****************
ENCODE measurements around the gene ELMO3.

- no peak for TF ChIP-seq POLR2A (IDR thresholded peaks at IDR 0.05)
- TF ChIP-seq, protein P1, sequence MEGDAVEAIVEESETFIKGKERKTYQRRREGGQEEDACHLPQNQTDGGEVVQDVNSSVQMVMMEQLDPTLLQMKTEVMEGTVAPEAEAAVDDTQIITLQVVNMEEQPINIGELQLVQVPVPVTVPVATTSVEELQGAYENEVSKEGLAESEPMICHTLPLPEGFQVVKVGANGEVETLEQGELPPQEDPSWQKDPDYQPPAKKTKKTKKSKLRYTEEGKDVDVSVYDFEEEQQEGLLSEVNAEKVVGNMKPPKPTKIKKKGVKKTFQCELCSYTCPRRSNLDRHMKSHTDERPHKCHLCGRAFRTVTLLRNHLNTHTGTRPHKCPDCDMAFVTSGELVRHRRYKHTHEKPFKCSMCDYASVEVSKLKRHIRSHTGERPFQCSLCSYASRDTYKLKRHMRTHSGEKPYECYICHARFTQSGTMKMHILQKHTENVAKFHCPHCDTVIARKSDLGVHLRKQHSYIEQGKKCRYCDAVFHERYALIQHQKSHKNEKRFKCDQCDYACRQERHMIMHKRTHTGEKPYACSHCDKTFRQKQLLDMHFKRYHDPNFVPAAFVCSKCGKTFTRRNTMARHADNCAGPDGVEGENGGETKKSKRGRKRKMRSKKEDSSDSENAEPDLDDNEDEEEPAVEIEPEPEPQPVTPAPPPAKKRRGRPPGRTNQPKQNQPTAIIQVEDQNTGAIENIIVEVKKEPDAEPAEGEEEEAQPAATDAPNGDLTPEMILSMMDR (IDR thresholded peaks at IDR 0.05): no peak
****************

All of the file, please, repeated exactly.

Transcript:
ENCODE measurements around the gene ELMO3.

- no peak for TF ChIP-seq POLR2A (IDR thresholded peaks at IDR 0.05)
- TF ChIP-seq, protein P1, sequence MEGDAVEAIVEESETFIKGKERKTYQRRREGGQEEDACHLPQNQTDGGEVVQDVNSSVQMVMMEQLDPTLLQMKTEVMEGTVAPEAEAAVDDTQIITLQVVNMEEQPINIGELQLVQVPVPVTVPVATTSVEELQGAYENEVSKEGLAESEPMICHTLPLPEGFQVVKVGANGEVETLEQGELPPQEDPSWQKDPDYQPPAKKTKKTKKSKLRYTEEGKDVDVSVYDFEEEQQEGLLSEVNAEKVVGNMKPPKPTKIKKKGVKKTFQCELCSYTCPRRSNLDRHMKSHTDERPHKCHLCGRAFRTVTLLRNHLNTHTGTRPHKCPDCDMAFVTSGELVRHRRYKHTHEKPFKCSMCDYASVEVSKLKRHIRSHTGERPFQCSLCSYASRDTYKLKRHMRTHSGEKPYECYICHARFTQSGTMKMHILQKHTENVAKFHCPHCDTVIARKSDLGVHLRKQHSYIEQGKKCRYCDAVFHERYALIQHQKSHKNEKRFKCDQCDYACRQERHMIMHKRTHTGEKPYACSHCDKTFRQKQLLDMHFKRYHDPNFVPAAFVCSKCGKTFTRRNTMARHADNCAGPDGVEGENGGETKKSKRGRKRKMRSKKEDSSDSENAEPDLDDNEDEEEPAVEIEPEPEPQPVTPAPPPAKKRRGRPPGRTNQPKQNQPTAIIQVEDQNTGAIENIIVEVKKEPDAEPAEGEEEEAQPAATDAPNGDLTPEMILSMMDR (IDR thresholded peaks at IDR 0.05): no peak